The report does not find that the highest officials of the state conspired to disenfranchise voters. Moreover, even if it was foreseeable that certain actions by officials led to voter disenfranchisement, this alone does not mean that intentional discrimination occurred. Instead, the report concludes that officials ignored the mounting evidence of rising voter registration rates in communities. The state’s highest officials responsible for ensuring efficiency, uniformity, and fairness in the election failed to fulfill their responsibilities and were subsequently unwilling to take responsibility.
Disenfranchised voters are individuals who are entitled to vote, want to vote, or attempt to vote, but who are deprived from either voting or having their votes counted. The most dramatic undercount in the Florida election was the uncast ballots of countless eligible voters who were wrongfully turned away from the polls. Statistical data, reinforced by credible anecdotal evidence, point to the widespread denial of voting rights. It is impossible to determine the extent of the disenfranchisement or to provide an adequate remedy to the persons whose voices were silenced by injustice, ineptitude, and inefficiency. However, careful analysis and some reasonable projections illustrate what happened in Florida.
The disenfranchisement of Florida’s voters fell most harshly on the shoulders of black voters. The magnitude of the impact can be seen from any of several perspectives:
Statewide, based upon county-level statistical estimates, black voters were nearly 10 times more likely than nonblack voters to have their ballots rejected.
Estimates indicate that approximately 14.4 percent of Florida’s black voters cast ballots that were rejected. This compares with approximately 1.6 percent of nonblack Florida voters who did not have their presidential votes counted.
Statistical analysis shows that the disparity in ballot spoilage rates—i.e., ballots cast but not counted—between black and nonblack voters is not the result of education or literacy differences. This conclusion is supported by Governor Jeb Bush’s Select Task Force on Election Procedures, Standards and Technology, which found that error rates stemming from uneducated, uninformed, or disinterested voters account for less than 1 percent of the problems.
Approximately 11 percent of Florida voters were African American; however, African Americans cast about 54 percent of the 180,000 spoiled ballots in Florida during the November 2000 election based on estimates derived from county-level data. These statewide estimates were corroborated by the results in several counties based on actual precinct data.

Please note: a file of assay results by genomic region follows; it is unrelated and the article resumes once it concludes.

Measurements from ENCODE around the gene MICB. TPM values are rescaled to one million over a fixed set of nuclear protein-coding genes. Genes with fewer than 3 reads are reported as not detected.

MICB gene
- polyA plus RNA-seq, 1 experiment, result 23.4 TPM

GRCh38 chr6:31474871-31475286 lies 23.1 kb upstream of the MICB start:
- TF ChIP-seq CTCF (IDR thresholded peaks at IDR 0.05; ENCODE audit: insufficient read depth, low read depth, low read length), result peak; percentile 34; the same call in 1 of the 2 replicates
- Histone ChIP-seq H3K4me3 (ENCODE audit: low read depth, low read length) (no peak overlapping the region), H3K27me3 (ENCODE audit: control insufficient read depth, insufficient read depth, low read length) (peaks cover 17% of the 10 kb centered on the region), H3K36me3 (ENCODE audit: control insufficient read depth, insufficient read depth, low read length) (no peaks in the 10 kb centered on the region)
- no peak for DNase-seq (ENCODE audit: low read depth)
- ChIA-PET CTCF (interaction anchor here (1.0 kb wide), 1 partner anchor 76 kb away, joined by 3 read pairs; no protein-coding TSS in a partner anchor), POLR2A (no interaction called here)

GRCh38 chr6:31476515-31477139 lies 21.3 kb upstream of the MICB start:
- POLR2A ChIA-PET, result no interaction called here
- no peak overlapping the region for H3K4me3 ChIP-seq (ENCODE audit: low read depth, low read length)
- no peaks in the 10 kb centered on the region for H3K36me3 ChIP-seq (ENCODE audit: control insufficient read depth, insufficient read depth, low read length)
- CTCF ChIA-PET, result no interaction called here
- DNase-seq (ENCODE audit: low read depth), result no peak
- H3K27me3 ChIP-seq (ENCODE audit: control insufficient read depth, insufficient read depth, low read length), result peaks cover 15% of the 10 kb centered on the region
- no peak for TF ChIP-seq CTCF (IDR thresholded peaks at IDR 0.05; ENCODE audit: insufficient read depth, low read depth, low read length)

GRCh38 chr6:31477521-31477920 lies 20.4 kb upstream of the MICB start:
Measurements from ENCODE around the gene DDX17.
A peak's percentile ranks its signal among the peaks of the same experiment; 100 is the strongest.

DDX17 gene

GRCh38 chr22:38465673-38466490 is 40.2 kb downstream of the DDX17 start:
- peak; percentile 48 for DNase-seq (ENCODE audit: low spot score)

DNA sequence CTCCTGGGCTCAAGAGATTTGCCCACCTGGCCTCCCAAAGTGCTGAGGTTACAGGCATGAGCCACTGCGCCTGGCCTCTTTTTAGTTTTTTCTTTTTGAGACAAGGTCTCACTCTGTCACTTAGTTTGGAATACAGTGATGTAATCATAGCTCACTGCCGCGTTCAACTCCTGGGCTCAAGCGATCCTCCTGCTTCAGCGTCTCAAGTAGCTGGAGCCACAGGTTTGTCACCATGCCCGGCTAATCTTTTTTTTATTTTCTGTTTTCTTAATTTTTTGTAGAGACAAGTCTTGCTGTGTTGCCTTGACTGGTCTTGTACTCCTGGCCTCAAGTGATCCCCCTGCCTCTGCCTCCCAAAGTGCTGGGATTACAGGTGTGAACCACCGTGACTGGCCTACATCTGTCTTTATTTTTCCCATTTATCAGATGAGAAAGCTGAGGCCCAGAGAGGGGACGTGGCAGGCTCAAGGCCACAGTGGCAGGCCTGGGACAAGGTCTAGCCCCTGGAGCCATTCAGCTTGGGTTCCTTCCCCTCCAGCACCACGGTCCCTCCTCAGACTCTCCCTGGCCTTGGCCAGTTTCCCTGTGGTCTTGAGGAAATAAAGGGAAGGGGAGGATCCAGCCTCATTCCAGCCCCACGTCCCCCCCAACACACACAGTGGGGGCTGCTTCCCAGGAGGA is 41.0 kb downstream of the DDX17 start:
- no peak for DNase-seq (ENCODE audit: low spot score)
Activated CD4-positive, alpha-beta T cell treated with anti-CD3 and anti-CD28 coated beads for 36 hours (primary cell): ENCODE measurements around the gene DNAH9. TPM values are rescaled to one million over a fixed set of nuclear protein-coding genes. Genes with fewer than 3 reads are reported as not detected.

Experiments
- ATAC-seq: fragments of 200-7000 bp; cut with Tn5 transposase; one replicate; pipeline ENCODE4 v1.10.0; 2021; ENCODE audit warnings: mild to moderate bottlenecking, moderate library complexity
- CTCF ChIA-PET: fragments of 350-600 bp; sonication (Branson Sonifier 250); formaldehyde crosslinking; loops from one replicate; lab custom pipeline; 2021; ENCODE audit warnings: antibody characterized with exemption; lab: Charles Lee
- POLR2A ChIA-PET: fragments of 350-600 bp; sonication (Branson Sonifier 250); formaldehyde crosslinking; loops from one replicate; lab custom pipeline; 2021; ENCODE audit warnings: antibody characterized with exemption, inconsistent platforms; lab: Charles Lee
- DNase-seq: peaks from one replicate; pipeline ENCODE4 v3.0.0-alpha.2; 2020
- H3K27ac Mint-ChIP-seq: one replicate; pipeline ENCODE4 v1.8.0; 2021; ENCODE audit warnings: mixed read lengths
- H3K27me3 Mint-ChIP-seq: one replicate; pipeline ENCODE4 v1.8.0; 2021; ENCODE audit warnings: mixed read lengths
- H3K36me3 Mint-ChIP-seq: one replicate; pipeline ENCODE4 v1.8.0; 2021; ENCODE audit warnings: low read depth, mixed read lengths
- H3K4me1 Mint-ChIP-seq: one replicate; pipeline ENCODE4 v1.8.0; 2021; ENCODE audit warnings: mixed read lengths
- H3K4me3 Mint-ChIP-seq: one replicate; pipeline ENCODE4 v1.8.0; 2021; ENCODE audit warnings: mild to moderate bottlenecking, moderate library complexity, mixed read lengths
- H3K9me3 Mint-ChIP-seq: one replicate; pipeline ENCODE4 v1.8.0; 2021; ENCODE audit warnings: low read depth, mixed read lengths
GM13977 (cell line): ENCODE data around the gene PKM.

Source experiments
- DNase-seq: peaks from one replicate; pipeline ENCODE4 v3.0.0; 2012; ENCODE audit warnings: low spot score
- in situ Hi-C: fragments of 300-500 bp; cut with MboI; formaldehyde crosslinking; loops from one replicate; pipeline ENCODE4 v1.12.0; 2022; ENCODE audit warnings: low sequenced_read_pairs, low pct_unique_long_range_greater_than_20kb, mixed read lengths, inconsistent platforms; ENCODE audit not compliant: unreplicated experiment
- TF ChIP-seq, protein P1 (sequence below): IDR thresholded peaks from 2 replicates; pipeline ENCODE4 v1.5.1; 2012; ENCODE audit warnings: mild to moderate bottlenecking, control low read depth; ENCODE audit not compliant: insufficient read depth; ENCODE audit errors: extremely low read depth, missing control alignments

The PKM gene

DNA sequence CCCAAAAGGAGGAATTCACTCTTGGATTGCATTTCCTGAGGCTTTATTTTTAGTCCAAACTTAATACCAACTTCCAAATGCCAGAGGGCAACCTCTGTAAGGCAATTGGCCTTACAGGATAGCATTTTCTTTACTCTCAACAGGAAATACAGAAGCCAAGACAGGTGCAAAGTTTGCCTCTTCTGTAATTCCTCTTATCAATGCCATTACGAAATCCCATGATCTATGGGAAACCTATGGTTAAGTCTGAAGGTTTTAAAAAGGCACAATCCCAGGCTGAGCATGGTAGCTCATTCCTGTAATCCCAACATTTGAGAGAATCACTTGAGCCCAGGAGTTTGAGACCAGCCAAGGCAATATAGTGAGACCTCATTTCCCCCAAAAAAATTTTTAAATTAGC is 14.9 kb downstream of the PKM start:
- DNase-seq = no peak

Poor counties, particularly those with large minority populations, were more likely to possess voting systems with higher spoilage rates than the more affluent counties with significant white populations. There is a high correlation between counties and precincts with a high percentage of African American voters and the percentage of spoiled ballots. For example:
Nine of the 10 counties with the highest percentage of African American voters had spoilage rates above the Florida average.
Of the 10 counties with the highest percentage of white voters, only two counties had spoilage rates above the state average.
Gadsden County, with the highest rate of spoiled ballots, also had the highest percentage of African American voters.
Where precinct data were available, the data show that 83 of the 100 precincts with the highest numbers of spoiled ballots are black-majority precincts.
The magnitude of the disenfranchisement, including the disparity between black and nonblack voters, is supported by the testimony of witnesses at the Commission’s hearings. These witnesses include local election officials, poll workers, ordinary voters, and activists. Among the sworn testimony:
One potential voter waited hours at the polls because of a registration mix-up as poll workers attempted to call the office of the supervisor of elections. The call never got through and the individual was not allowed to vote. A former poll worker herself, she testified that she never saw anything like it during her 18 years as a poll worker.
A poll worker in Miami-Dade County with 15 years of experience testified, “By far this was the worst election I have ever experienced. After that election, I decided I didn’t want to work as a clerk anymore.”
A poll worker in Palm Beach County testified that she had to use her personal cell phone to attempt to contact the election supervisor’s office. Despite trying all day, she only got through two or three times over the course of 12 hours.
A Broward County poll worker testified that in past elections it took about 10 minutes to get through to the elections supervisor. During the course of the November 2000 election, she turned away approximately 40–50 potential voters because she could not access the supervisor of elections.